Risk Factor: CM
Class: Anti-infectives/ Antimalarials

Contents of this page:
Fetal Risk Summary
Breast Feeding Summary

Fetal Risk Summary

Mefloquine is a quinoline-methanol antimalarial agent used in the prevention and treatment of malaria caused by Plasmodium falciparum, including chloroquine-resistant strains, or by Plasmodium vivax. At high doses (80160 mg/kg/day), mefloquine is teratogenic in mice, rats, and rabbits, and, at one dose (160 mg/kg/day), it is embryotoxic in rabbits (1). Smaller doses (2050 mg/kg/day) impaired fertility in rats, but no adverse effect was observed on spermatozoa in humans taking 250 mg/week for 22 weeks (1).

A study published in 1990 examined the pharmacokinetics of mefloquine during the 3rd trimester of pregnancy (2). Twenty women were treated with either 250 mg of mefloquine base (N=10) or 125 mg of base (N=10) weekly until delivery at term. Peak and trough concentrations of mefloquine were lower than those measured in nonpregnant adults, and the terminal elimination half-life was 11.6 7.9 days. The half-life reported in nonpregnant adults is 1533 days (1). No obstetric complications were observed at either dosage level, including during labor, and no toxicity was observed in the exposed infants. Normal infant development was observed during a 2-year follow-up.

The risks of complications from malarial infection occurring during pregnancy are increased, especially in women not living in endemic areas (i.e., nonimmune women) (3,4,5 and 6). Infection is associated with a number of severe maternal and fetal outcomes: maternal death, anemia, abortion, stillbirth, prematurity, low birth weight, fetal distress, and congenital malaria (3,4,5,6 and 7). However, one of these outcomes, low birth weight with the resulting increased risk of infant mortality, may have other causes inasmuch as it has not been established that antimalarial chemoprophylaxis can prevent this complication (4). Increased maternal morbidity and mortality includes adult respiratory distress syndrome, pulmonary edema, massive hemolysis, disseminated intravascular coagulation, acute renal failure, and hypoglycemia (5,6 and 7). Severe P. falciparum malaria in pregnant nonimmune women has a poor prognosis and may be associated with asymptomatic uterine contractions, intrauterine growth retardation, fetal tachycardia, fetal distress, placental insufficiency because of intense parasitization, and hypoglycemia (4,7). The exacerbation of this latter adverse effect has not been reported with mefloquine (7), but it occurs frequently with quinine (7,8 and 9). Because of the severity of this disease in pregnancy, chemoprophylaxis is recommended for women of childbearing age traveling in areas where malarial is present (3,4 and 5). However, some authors state that mefloquine should not be used for prophylaxis during pregnancy, especially during the 1st trimester, because of the potential for fetotoxicity (3,4 and 5,7,10,11,12,13 and 14), except in areas where chloroquine-resistant P. falciparum is present (11). An editorial comment to one Reference stated that recent data indicated the use of mefloquine during early pregnancy could result in congenital defects, but no other information was provided (15).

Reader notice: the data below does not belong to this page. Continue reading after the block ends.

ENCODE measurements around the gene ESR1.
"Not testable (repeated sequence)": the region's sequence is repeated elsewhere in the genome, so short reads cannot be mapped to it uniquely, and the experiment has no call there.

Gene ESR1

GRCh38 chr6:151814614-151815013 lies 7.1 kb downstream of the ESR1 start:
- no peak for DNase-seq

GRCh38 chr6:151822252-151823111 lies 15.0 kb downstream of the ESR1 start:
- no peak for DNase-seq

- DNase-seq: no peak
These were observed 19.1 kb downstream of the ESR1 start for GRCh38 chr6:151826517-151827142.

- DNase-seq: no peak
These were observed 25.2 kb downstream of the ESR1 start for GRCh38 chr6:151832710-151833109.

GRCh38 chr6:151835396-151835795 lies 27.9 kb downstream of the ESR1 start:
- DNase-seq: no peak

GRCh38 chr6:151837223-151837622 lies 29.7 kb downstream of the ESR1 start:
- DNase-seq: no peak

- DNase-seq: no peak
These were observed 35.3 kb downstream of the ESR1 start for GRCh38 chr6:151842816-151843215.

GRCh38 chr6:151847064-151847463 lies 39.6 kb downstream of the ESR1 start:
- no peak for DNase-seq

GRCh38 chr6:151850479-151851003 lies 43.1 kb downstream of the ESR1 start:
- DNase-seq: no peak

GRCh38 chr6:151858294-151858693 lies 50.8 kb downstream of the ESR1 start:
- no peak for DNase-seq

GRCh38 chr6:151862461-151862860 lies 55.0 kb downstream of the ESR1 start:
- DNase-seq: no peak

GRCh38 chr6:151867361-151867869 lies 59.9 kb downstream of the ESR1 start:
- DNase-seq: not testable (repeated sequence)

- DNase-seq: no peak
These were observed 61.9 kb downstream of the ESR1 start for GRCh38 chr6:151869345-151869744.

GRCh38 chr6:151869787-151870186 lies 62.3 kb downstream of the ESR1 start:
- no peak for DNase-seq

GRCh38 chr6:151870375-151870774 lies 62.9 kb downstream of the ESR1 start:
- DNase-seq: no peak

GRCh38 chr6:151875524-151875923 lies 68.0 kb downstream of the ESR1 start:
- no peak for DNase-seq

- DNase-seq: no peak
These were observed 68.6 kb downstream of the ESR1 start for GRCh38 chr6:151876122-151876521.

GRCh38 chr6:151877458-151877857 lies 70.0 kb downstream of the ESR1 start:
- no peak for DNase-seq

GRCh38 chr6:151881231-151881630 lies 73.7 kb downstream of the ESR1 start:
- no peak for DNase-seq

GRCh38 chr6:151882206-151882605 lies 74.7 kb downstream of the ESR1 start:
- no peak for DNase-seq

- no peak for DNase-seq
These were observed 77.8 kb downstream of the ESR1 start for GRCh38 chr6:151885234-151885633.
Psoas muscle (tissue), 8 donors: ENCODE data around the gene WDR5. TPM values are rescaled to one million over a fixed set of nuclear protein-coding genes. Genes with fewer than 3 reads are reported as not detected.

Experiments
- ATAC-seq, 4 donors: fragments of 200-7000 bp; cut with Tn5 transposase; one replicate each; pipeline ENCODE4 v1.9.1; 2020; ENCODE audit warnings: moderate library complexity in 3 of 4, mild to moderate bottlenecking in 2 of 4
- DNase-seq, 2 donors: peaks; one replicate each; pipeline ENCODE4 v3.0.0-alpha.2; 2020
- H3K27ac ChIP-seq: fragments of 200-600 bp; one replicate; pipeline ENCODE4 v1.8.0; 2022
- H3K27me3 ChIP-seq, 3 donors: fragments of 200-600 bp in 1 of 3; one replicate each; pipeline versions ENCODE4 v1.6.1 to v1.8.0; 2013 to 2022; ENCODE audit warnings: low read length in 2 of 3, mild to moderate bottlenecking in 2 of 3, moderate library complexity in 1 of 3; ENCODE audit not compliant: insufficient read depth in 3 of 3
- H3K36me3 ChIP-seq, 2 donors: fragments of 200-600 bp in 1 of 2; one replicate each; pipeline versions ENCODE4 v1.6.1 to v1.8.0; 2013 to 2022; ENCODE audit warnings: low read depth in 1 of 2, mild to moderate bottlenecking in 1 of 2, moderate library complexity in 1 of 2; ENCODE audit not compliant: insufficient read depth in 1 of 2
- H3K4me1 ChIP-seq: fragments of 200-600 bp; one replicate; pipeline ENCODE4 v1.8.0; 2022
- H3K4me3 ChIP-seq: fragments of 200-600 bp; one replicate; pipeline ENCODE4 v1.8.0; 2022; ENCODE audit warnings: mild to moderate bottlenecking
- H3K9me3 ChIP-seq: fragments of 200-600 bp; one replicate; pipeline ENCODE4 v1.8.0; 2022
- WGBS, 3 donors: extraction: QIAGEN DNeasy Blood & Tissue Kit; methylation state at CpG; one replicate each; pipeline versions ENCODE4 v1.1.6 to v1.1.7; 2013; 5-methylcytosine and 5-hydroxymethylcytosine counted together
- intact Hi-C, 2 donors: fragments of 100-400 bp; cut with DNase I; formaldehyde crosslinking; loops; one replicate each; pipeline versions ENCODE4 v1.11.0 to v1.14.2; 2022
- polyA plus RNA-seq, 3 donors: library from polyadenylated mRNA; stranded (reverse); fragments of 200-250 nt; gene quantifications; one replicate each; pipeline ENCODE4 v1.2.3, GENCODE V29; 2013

Two reports have described the therapeutic use of mefloquine during pregnancy without causing adverse fetal effects (4,16). A 24-year-old woman presented at 33 weeks’ gestation with fever, scleral icterus, and tender splenomegaly secondary to P. falciparum infection involving 3% of her erythrocytes (16). After two attempts to administer doses of mefloquine (750 and 500 mg), both of which were vomited, predosing with IV metoclopramide allowed the woman to tolerate three 250-mg doses spaced 4 hours apart and two 250-mg doses the following day (total dose 1250 mg). Maternal fever resolved the day after therapy and, at 5 days, no parasites were observed in the mother’s blood. Two months later, a 3405-g infant (sex not specified) was delivered by cesarean section for pelvic disproportion and poor beat-to-beat fetal heart rate variability. Apgar scores at 1 and 5 minutes were 6 and 9, respectively. The child was developing normally at 2 months.